• PhD funded studentship:  “Improvements in cognition of women in (peri)menopause through regular engagement in physical activity.”

    Project Code: CiPE-39624067

    Project Description:

    It is well-established that impaired cognitive function is a common occurrence reported by women experiencing (peri)menopause, with typical symptoms including forgetfulness; ‘brain-fog’; and difficulties with concentration/focus etc. Emerging evidence suggests that regular participation in physical activity and/or exercise can help to alleviate some of these symptoms. However, most of this existing research has focussed on the assessment of the general self-reported cognitive function, rather than specific functions (e.g. attention; cognitive flexibility). Understanding better the brain changes that take place through menopause and how the affected cognitive functions can be improved is a move forward to improving the quality of life of women in menopause. An important element for understanding the cognitive functions will be brought in by the computational work that will help translate the findings by simulating the proposed changes.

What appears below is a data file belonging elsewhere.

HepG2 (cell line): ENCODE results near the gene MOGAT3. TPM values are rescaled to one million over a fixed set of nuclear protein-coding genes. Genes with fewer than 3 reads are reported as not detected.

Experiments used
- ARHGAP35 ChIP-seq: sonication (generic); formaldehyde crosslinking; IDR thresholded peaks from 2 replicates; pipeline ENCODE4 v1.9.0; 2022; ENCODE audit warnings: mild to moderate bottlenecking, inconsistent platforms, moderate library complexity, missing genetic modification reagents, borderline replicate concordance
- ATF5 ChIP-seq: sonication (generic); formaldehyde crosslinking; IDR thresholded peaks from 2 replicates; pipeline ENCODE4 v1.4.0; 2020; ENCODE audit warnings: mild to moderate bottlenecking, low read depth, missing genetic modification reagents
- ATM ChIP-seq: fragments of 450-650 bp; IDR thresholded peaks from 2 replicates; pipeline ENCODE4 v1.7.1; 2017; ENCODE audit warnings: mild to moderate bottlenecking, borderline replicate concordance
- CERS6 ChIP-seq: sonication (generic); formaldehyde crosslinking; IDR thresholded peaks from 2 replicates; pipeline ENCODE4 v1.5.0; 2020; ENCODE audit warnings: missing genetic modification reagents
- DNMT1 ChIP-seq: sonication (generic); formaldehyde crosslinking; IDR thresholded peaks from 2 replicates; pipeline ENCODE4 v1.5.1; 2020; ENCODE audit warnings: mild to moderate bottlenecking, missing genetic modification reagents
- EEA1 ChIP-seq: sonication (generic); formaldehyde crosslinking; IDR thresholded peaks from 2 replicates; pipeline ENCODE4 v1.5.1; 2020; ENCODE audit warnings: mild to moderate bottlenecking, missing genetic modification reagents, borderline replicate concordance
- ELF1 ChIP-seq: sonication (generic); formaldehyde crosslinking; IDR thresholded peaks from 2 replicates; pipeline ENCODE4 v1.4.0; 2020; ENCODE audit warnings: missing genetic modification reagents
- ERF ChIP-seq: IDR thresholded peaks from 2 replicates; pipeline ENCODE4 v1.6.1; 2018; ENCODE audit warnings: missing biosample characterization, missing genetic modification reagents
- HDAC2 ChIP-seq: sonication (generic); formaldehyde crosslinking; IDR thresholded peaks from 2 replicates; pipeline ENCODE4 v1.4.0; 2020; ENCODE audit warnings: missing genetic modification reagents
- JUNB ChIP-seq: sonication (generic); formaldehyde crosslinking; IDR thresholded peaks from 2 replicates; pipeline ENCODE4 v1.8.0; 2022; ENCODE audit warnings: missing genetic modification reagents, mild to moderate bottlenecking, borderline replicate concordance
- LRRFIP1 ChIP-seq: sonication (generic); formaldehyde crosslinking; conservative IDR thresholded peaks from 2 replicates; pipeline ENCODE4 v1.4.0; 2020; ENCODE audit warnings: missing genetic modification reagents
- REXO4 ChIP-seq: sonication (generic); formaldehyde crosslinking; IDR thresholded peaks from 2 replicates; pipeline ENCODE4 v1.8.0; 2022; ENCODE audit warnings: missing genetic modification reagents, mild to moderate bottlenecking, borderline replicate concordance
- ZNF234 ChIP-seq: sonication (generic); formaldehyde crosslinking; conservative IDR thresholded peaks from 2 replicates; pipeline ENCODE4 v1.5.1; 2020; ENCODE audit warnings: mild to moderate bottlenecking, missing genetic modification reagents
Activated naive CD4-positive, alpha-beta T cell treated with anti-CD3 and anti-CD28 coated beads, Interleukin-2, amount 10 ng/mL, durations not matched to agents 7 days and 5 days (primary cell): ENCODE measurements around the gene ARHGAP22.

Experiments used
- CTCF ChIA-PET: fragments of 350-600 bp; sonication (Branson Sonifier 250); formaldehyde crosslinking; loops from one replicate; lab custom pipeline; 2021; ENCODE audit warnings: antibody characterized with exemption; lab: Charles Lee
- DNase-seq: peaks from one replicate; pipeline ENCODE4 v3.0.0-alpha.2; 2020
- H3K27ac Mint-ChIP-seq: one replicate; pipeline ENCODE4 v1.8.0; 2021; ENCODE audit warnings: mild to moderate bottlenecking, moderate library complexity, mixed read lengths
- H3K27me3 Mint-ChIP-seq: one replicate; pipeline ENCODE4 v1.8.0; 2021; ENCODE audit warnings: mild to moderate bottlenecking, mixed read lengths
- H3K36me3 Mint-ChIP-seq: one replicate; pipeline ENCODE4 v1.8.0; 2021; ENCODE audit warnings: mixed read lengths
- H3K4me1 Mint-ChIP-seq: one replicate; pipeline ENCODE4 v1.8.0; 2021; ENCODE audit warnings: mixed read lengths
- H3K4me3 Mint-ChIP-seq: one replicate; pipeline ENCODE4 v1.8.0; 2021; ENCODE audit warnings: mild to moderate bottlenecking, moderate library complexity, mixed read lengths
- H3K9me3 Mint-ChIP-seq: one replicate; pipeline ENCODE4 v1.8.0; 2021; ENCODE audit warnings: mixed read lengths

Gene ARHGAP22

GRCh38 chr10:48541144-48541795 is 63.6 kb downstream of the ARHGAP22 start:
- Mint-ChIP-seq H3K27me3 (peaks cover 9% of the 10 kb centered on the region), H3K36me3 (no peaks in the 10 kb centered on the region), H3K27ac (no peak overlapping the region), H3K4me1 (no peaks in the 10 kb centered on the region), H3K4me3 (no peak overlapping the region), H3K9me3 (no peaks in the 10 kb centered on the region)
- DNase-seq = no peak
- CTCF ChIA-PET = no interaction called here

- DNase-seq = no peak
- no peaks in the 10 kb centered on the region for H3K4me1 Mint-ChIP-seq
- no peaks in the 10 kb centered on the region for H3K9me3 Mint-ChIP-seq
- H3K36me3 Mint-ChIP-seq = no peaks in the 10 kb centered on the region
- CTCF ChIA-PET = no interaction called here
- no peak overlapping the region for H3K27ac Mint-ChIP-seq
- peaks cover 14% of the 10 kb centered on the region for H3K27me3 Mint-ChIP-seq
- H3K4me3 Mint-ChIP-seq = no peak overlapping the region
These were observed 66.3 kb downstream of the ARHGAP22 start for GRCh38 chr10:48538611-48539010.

The proposed research program is focusing on understanding the brain changes in menopause and the effect of exercise to improving these functions. We are planning to do this using qualitative and quantitatively methodologies as well as a computational model that simulates changes in attentional functions developed in our lab. The first component of the project will involve co-production, whereby a qualitative approach (i.e., focus groups) will be used to gather insights on how best we can create an intervention that the target population will benefit from and be interested in. The outcome of the co-production will mould the proposed 12-week exercise intervention, where, as above, cognitive function will be assess pre- and post-intervention. The computational model will be used to simulate the changes in the brain function before and after the intervention.